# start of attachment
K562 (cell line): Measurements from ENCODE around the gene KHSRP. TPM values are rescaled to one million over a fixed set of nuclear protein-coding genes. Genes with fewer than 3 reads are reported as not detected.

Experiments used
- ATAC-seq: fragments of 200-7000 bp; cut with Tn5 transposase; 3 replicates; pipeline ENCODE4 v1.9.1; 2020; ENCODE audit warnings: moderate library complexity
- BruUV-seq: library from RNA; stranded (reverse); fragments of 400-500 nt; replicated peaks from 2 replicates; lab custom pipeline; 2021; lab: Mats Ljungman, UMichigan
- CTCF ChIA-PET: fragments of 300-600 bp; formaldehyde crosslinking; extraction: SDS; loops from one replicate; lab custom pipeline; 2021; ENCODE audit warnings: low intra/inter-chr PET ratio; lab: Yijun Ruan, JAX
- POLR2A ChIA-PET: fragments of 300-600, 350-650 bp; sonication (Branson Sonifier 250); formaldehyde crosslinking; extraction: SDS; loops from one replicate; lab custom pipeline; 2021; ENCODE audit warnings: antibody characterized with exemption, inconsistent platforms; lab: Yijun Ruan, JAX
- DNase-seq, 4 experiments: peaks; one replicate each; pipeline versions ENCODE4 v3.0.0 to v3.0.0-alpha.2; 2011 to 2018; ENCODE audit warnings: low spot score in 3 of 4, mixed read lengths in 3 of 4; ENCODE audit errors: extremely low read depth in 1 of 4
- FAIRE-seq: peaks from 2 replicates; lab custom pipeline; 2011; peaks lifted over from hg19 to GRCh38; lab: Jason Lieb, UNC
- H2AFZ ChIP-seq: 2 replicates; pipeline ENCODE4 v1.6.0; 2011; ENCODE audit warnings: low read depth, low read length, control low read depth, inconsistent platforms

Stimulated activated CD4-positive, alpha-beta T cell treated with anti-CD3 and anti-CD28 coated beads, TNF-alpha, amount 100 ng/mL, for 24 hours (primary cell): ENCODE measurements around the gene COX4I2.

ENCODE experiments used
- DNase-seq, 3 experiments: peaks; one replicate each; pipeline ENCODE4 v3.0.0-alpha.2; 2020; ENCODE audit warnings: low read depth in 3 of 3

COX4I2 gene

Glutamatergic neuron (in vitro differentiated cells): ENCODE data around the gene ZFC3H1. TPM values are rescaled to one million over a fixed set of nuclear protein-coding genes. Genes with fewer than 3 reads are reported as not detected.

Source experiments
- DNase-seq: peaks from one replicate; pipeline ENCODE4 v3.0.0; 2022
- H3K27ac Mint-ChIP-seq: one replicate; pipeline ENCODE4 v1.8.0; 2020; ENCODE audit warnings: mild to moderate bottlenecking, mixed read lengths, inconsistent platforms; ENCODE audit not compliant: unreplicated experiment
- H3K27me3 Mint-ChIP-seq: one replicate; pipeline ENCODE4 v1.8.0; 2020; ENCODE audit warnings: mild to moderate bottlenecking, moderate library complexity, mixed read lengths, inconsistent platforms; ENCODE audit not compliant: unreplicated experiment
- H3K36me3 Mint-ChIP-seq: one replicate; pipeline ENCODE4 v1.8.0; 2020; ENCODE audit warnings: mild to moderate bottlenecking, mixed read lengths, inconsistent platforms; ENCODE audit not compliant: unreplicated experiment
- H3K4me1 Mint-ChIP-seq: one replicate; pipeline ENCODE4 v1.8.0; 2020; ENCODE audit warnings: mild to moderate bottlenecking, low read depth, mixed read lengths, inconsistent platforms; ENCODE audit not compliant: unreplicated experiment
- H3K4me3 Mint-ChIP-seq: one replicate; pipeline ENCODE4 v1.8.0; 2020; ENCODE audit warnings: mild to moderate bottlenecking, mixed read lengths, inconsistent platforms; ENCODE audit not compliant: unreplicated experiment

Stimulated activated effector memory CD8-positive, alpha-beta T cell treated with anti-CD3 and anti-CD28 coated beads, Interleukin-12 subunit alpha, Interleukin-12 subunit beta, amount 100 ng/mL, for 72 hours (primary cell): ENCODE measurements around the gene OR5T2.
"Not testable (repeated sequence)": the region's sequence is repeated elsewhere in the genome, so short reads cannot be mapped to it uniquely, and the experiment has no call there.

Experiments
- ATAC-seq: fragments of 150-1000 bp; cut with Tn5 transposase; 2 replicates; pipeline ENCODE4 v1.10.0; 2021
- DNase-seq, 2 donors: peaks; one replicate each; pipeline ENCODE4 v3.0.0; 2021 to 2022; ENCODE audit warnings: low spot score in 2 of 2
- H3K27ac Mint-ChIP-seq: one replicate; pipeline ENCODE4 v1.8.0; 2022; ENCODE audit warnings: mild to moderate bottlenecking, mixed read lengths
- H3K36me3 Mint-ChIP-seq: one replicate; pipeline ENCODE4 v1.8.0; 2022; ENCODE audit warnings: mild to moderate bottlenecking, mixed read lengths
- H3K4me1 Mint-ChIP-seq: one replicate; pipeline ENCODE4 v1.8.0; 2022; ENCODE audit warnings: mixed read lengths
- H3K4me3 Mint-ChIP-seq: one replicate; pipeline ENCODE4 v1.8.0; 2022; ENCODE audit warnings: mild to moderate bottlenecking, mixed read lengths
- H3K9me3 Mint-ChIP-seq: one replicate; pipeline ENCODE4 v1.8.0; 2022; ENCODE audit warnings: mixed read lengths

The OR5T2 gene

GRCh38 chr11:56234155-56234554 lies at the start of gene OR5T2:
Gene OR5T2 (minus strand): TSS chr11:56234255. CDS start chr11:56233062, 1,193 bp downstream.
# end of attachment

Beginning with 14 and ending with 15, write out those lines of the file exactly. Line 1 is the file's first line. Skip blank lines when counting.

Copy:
Glutamatergic neuron (in vitro differentiated cells): ENCODE data around the gene ZFC3H1. TPM values are rescaled to one million over a fixed set of nuclear protein-coding genes. Genes with fewer than 3 reads are reported as not detected.

Source experiments